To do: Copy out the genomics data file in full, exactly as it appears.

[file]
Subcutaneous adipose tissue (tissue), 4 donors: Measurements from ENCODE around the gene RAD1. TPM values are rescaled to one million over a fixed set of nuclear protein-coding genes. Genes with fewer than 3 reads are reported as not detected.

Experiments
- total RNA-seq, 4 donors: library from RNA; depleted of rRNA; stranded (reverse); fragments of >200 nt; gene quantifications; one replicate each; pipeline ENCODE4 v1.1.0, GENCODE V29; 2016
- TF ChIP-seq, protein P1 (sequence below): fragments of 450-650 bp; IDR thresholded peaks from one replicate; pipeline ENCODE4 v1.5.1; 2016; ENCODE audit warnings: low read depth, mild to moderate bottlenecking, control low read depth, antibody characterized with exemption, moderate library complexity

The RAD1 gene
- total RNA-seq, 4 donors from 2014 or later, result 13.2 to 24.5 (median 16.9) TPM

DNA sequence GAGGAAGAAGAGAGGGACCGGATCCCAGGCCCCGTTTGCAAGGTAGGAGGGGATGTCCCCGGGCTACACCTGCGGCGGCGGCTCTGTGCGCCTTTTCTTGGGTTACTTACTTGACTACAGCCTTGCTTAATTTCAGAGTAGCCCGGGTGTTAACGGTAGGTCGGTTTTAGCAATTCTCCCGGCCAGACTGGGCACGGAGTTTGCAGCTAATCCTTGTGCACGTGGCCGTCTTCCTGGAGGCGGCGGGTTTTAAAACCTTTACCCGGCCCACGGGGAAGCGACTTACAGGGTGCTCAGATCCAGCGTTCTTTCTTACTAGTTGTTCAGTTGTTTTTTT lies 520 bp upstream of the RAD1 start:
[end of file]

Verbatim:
Subcutaneous adipose tissue (tissue), 4 donors: Measurements from ENCODE around the gene RAD1. TPM values are rescaled to one million over a fixed set of nuclear protein-coding genes. Genes with fewer than 3 reads are reported as not detected.

Experiments
- total RNA-seq, 4 donors: library from RNA; depleted of rRNA; stranded (reverse); fragments of >200 nt; gene quantifications; one replicate each; pipeline ENCODE4 v1.1.0, GENCODE V29; 2016
- TF ChIP-seq, protein P1 (sequence below): fragments of 450-650 bp; IDR thresholded peaks from one replicate; pipeline ENCODE4 v1.5.1; 2016; ENCODE audit warnings: low read depth, mild to moderate bottlenecking, control low read depth, antibody characterized with exemption, moderate library complexity

The RAD1 gene
- total RNA-seq, 4 donors from 2014 or later, result 13.2 to 24.5 (median 16.9) TPM

DNA sequence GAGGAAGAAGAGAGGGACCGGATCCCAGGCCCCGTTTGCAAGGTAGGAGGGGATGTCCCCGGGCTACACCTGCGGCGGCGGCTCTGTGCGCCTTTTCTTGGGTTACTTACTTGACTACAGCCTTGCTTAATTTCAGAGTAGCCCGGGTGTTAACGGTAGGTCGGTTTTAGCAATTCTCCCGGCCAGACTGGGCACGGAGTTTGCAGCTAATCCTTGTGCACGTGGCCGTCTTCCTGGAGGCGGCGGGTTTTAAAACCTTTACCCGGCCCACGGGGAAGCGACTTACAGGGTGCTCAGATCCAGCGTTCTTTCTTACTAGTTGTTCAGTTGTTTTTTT lies 520 bp upstream of the RAD1 start: